Will abortion swing voters?

While base mobilization will likely be the principal focus of those on both sides exploiting concerns over abortion policy, it’s possible the topic could help flip a slice of the small and shrinking but sometimes crucial portion of the electorate that is truly independent. All in all, self-identified indies stand pretty much where the electorate as a whole stands on abortion, with a significant but not overwhelming lean towards the pro-choice position. But again, a focus on the basic availability of legal abortion rather than poll-driven proposals to restrict when and why abortions will be permitted should help Democrats on average. And abortion politics could be especially helpful to Democrats defending the suburban congressional districts they won in 2018 and then held onto in 2020.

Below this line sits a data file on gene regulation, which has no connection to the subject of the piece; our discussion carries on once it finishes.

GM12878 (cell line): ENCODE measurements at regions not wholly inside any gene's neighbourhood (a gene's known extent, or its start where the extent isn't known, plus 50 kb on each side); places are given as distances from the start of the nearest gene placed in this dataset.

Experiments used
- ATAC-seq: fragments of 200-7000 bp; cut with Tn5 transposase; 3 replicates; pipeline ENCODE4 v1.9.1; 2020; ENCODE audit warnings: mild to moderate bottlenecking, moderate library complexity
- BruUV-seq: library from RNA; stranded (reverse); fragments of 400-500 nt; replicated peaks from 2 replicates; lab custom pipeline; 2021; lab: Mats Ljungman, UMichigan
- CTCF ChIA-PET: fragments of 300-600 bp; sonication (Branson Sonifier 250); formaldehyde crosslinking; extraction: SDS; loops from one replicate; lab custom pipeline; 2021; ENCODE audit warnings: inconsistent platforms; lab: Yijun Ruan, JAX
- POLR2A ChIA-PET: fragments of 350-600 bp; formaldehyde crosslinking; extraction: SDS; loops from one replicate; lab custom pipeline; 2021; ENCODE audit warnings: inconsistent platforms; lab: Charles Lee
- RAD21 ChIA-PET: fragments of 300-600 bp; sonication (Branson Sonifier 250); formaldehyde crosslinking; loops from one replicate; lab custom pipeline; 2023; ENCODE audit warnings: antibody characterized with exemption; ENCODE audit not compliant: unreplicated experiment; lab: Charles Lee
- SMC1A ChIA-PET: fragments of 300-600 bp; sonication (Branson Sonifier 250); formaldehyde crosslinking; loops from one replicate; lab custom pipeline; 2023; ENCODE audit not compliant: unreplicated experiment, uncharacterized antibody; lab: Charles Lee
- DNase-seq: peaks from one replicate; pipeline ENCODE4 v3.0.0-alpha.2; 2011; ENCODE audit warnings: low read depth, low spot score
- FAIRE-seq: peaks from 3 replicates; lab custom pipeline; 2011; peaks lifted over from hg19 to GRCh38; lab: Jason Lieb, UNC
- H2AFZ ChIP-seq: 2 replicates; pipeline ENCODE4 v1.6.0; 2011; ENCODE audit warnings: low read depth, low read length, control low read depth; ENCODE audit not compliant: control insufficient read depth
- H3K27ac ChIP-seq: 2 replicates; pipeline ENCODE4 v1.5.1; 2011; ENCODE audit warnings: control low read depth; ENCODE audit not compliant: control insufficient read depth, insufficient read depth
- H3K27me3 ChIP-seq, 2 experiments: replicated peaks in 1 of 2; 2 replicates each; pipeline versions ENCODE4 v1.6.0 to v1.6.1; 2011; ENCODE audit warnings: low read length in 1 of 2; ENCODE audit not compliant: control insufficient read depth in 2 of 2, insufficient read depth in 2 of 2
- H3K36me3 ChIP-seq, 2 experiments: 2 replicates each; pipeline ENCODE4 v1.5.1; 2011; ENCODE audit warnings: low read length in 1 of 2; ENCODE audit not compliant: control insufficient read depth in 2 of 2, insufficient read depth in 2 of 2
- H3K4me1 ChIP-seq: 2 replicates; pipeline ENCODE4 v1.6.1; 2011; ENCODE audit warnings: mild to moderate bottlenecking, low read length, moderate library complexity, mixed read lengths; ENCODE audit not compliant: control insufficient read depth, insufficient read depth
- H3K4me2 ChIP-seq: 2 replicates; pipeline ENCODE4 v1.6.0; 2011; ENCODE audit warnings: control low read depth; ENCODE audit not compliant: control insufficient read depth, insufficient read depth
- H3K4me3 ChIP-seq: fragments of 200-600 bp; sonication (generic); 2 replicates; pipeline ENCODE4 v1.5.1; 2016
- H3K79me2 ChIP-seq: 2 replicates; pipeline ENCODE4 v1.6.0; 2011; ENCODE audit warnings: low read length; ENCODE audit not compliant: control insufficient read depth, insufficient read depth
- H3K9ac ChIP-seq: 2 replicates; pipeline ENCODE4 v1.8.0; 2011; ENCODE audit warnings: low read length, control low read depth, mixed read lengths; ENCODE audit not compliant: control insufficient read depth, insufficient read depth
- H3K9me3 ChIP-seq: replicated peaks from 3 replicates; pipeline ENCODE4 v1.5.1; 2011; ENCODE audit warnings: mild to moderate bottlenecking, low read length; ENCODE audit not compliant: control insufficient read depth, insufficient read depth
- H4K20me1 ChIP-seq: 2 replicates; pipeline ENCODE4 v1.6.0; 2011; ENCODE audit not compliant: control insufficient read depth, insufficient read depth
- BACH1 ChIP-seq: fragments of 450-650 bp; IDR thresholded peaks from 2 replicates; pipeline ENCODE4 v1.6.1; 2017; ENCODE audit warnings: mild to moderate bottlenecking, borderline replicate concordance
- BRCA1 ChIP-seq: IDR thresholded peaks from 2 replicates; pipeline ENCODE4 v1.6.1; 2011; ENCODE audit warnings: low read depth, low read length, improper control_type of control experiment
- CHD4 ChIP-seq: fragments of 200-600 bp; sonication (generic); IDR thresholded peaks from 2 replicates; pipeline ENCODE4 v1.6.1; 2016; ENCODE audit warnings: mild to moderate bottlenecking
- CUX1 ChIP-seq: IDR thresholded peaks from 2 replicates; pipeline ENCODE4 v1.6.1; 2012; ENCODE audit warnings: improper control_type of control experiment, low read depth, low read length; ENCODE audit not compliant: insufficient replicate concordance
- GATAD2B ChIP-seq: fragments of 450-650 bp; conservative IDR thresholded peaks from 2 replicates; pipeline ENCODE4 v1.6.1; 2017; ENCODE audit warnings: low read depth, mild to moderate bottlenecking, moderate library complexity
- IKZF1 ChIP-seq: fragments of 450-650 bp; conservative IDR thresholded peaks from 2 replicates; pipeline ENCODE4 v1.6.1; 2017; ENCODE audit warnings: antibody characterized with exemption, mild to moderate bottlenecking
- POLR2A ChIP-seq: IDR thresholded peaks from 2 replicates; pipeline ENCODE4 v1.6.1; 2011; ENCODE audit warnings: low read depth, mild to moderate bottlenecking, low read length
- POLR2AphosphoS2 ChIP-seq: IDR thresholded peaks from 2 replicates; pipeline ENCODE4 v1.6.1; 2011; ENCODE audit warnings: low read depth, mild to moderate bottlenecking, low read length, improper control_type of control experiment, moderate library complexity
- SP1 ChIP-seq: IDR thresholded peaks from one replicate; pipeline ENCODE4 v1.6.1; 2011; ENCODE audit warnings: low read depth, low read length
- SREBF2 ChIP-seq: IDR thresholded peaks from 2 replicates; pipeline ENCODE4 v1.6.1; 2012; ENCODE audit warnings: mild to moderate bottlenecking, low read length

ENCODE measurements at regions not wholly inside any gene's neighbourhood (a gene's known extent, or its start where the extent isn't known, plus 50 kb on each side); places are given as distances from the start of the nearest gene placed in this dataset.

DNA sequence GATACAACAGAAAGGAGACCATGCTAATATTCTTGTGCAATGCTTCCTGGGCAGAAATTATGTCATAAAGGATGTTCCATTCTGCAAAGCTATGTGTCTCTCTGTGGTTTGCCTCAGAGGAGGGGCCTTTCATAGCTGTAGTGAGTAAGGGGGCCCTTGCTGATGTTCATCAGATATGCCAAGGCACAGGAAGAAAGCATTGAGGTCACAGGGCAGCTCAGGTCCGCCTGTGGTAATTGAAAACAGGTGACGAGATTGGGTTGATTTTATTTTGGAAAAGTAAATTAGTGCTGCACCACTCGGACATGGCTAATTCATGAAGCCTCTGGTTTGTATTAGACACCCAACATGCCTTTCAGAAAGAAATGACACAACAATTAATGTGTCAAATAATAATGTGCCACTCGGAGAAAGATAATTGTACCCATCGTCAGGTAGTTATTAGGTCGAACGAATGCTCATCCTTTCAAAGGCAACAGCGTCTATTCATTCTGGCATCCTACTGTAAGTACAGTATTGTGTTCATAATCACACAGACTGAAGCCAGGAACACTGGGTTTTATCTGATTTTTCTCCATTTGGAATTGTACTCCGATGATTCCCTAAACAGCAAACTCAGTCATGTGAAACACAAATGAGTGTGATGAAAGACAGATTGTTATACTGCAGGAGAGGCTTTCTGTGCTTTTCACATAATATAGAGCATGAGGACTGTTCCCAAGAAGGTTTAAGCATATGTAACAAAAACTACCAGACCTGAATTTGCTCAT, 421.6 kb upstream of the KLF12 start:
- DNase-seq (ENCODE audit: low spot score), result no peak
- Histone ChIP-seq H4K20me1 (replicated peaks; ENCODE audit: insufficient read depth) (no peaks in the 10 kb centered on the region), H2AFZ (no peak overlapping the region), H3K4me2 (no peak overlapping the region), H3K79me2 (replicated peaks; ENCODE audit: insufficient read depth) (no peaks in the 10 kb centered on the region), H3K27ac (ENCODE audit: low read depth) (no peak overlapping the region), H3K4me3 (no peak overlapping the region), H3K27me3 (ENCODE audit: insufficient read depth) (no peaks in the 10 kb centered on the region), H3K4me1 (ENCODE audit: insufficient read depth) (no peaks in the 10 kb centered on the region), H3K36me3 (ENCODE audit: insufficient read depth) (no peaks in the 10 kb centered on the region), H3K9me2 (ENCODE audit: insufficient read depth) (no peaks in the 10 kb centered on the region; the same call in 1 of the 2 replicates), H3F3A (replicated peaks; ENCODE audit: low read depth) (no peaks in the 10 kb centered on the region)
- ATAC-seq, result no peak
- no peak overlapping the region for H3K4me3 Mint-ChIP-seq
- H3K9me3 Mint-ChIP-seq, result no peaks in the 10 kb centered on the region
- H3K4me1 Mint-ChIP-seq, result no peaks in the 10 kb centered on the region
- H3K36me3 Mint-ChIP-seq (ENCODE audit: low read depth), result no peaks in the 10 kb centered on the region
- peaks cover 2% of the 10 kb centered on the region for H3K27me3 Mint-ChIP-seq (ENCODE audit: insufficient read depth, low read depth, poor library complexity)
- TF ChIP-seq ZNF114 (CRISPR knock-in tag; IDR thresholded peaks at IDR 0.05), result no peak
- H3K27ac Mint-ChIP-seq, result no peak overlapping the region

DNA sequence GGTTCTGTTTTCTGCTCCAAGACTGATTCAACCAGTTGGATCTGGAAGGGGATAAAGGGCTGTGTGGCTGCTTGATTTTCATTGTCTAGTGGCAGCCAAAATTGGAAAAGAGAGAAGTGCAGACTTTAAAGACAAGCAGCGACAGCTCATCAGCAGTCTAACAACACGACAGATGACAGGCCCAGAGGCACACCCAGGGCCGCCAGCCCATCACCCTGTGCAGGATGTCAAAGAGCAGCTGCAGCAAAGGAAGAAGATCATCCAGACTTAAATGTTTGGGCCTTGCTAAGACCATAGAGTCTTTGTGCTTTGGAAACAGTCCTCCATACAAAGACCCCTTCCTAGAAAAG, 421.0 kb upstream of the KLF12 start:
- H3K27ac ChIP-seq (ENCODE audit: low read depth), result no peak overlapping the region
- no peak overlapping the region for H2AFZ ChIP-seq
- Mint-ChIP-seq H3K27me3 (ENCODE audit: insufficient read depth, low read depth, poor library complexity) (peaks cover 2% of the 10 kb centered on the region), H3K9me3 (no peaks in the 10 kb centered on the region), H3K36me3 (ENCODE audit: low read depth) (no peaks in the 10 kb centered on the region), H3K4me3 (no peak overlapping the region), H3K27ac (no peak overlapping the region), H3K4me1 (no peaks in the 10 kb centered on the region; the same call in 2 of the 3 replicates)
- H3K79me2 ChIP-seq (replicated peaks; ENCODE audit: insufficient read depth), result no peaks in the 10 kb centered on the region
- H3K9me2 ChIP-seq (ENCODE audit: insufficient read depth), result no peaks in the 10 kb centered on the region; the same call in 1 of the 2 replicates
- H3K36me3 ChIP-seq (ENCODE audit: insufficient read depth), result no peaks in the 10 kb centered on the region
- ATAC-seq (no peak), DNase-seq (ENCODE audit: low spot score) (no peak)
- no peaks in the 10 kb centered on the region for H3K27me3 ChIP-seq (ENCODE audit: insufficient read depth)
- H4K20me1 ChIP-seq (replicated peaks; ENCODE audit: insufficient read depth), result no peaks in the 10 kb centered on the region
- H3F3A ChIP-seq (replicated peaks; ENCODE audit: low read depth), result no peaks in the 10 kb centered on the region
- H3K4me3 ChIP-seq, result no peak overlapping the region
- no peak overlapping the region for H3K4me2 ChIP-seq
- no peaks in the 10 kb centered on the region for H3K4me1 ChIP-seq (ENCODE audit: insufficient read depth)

Certainly the salience of abortion politics in 2022 will depend on what else is in the news and on the minds of voters, and on the strategic thinking of partisan decision-makers and sometimes individual candidates. But with Democrats looking down the barrel of historical data suggesting likely midterm losses at both the congressional and the state level, any issue that could break the mold will be welcome.

 


Teixeira: Coronavirus + Economic Sputtering = Big Trouble

The following article by Ruy Teixeira, author of The Optimistic Leftist and other works of political analysis, is cross-posted from his blog:

Afghanistan is in the news and may indeed contribute to Biden and the Democrats’ current poor showing in the polls. But the story that the country has veered off track was already there and in all likelihood Afghanistan-related troubles are simply building on that rather than creating a new story.